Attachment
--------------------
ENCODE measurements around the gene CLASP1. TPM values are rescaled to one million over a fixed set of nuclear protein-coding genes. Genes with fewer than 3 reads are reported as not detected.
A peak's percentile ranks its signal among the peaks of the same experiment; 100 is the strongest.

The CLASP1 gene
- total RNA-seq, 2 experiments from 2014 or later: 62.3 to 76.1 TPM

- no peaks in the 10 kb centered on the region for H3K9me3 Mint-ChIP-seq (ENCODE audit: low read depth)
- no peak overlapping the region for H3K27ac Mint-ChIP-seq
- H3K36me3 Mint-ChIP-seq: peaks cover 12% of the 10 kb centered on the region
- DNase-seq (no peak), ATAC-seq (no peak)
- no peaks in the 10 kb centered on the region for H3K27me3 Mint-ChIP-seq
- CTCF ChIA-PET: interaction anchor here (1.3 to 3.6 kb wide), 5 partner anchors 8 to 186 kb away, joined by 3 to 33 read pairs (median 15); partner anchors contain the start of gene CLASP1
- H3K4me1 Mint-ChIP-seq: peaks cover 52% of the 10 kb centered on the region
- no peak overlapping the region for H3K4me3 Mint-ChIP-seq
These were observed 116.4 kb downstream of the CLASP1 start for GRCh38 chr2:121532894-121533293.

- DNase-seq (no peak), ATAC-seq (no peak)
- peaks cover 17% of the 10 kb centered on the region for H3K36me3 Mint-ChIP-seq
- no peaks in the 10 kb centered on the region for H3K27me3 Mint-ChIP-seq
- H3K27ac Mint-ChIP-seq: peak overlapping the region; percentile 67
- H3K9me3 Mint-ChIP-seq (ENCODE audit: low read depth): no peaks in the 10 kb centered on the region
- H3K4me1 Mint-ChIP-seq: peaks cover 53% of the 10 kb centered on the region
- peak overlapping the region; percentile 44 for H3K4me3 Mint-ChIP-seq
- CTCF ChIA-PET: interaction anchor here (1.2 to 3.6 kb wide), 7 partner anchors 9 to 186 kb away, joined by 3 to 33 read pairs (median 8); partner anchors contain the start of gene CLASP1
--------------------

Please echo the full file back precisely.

ENCODE measurements around the gene CLASP1. TPM values are rescaled to one million over a fixed set of nuclear protein-coding genes. Genes with fewer than 3 reads are reported as not detected.
A peak's percentile ranks its signal among the peaks of the same experiment; 100 is the strongest.

The CLASP1 gene
- total RNA-seq, 2 experiments from 2014 or later: 62.3 to 76.1 TPM

- no peaks in the 10 kb centered on the region for H3K9me3 Mint-ChIP-seq (ENCODE audit: low read depth)
- no peak overlapping the region for H3K27ac Mint-ChIP-seq
- H3K36me3 Mint-ChIP-seq: peaks cover 12% of the 10 kb centered on the region
- DNase-seq (no peak), ATAC-seq (no peak)
- no peaks in the 10 kb centered on the region for H3K27me3 Mint-ChIP-seq
- CTCF ChIA-PET: interaction anchor here (1.3 to 3.6 kb wide), 5 partner anchors 8 to 186 kb away, joined by 3 to 33 read pairs (median 15); partner anchors contain the start of gene CLASP1
- H3K4me1 Mint-ChIP-seq: peaks cover 52% of the 10 kb centered on the region
- no peak overlapping the region for H3K4me3 Mint-ChIP-seq
These were observed 116.4 kb downstream of the CLASP1 start for GRCh38 chr2:121532894-121533293.

- DNase-seq (no peak), ATAC-seq (no peak)
- peaks cover 17% of the 10 kb centered on the region for H3K36me3 Mint-ChIP-seq
- no peaks in the 10 kb centered on the region for H3K27me3 Mint-ChIP-seq
- H3K27ac Mint-ChIP-seq: peak overlapping the region; percentile 67
- H3K9me3 Mint-ChIP-seq (ENCODE audit: low read depth): no peaks in the 10 kb centered on the region
- H3K4me1 Mint-ChIP-seq: peaks cover 53% of the 10 kb centered on the region
- peak overlapping the region; percentile 44 for H3K4me3 Mint-ChIP-seq
- CTCF ChIA-PET: interaction anchor here (1.2 to 3.6 kb wide), 7 partner anchors 9 to 186 kb away, joined by 3 to 33 read pairs (median 8); partner anchors contain the start of gene CLASP1